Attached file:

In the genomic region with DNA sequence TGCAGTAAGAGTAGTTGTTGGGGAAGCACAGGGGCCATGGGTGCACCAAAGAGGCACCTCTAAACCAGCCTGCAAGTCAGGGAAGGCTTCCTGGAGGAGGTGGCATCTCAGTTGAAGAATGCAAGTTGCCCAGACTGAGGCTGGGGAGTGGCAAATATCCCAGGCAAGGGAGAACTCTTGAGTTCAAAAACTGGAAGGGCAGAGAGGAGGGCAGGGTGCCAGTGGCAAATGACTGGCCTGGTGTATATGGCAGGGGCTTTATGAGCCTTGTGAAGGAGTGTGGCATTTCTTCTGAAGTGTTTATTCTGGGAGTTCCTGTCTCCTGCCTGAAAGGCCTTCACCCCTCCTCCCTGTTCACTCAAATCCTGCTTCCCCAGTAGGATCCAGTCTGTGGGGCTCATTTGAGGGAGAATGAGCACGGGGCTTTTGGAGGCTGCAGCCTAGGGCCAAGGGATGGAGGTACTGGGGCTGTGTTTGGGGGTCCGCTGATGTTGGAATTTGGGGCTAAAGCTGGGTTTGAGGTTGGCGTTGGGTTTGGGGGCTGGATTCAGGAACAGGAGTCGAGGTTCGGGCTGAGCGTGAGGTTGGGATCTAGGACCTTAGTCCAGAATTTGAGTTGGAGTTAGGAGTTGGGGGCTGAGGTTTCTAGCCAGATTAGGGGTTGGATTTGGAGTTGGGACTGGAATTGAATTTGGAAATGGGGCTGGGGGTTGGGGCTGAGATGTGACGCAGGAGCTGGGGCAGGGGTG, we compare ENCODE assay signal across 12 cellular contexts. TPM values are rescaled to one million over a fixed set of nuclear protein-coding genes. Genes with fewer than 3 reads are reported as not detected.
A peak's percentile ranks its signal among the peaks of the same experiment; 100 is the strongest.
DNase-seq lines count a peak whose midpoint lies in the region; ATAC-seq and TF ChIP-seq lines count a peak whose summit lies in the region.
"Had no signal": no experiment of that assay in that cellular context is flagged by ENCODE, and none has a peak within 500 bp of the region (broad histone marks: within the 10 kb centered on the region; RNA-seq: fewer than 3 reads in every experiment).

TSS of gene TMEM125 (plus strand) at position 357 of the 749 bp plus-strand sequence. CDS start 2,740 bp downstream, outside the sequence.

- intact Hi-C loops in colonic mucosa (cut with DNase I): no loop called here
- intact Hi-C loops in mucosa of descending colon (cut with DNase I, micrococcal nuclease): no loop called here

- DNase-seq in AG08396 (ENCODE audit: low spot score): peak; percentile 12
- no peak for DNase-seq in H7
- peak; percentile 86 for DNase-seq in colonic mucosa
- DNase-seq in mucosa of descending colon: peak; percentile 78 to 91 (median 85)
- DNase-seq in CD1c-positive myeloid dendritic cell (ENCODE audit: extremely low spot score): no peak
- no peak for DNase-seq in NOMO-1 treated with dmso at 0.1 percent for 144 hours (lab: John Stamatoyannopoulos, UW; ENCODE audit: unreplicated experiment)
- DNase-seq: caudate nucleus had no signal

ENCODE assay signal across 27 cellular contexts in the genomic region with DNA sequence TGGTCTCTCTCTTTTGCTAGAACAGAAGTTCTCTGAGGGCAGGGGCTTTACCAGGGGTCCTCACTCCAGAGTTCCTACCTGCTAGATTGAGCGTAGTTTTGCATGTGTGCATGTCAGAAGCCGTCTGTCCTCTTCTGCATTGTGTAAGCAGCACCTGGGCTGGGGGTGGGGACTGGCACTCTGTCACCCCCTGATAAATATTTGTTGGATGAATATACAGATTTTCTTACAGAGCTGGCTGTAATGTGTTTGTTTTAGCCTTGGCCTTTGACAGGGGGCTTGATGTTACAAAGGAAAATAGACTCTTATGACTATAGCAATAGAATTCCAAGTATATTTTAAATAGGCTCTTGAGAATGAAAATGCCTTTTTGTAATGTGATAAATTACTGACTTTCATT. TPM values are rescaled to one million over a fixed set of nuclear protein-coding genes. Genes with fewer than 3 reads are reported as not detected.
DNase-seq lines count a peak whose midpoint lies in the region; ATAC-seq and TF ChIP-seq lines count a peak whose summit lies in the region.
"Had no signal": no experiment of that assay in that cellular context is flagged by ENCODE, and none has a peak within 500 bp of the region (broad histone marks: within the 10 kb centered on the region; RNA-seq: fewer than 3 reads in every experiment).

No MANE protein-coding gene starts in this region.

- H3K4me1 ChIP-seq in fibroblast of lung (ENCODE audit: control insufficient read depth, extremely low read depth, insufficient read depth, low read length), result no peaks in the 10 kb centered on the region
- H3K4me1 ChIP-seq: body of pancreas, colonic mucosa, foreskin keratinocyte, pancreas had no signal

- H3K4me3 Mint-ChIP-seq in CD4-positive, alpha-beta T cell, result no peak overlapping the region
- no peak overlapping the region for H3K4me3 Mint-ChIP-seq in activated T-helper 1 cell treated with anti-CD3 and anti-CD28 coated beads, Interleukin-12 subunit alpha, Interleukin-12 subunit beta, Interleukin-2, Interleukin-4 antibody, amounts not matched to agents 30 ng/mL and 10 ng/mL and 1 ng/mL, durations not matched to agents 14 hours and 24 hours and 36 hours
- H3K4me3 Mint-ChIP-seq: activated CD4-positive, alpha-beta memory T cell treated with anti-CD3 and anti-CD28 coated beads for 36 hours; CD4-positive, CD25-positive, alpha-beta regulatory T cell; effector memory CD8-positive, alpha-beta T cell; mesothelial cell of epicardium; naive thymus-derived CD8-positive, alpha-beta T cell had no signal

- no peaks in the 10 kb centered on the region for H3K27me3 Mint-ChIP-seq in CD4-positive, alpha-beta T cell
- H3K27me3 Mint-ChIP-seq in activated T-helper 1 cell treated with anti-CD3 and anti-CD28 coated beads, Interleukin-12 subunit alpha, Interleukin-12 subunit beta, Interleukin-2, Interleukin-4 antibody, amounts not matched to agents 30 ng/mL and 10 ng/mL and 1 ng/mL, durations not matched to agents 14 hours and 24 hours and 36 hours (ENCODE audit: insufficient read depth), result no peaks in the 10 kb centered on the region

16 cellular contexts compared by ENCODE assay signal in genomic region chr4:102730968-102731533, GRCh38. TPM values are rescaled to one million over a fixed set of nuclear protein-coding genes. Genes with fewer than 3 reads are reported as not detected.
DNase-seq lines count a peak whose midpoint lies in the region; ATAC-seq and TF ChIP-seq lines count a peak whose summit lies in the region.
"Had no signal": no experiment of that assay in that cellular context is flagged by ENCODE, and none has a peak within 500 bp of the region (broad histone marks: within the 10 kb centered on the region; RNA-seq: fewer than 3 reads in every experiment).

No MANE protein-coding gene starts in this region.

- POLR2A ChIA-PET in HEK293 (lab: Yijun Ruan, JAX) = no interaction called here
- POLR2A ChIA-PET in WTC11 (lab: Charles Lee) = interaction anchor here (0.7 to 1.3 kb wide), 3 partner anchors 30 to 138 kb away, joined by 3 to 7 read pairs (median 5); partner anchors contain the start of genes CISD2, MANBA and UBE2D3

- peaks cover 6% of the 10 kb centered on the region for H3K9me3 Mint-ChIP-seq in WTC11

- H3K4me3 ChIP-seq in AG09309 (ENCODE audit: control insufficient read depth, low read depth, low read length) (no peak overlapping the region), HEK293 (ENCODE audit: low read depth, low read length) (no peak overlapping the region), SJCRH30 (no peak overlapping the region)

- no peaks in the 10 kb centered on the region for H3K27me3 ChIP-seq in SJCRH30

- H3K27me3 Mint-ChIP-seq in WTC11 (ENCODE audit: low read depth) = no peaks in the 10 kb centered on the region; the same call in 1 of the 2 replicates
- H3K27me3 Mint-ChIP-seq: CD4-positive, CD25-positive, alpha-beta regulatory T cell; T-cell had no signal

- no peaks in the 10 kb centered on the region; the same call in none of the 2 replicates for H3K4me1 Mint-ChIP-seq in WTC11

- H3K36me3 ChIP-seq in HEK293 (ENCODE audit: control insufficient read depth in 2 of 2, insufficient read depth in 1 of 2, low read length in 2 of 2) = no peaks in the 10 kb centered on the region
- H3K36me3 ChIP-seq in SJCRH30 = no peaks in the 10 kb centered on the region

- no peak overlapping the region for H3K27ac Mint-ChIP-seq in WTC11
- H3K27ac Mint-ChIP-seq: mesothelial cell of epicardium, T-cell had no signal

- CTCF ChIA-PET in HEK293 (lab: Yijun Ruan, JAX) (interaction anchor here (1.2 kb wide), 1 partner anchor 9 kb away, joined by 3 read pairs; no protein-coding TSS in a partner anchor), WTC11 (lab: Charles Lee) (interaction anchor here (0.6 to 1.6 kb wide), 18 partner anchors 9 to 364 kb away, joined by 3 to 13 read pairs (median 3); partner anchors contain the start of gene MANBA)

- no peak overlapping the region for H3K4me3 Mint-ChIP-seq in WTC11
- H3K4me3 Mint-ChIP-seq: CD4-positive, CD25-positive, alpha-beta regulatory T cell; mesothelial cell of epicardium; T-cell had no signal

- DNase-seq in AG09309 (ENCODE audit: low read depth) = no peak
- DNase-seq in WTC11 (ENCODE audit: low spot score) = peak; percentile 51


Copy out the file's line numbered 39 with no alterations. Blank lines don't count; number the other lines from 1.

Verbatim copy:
- H3K36me3 ChIP-seq in SJCRH30 = no peaks in the 10 kb centered on the region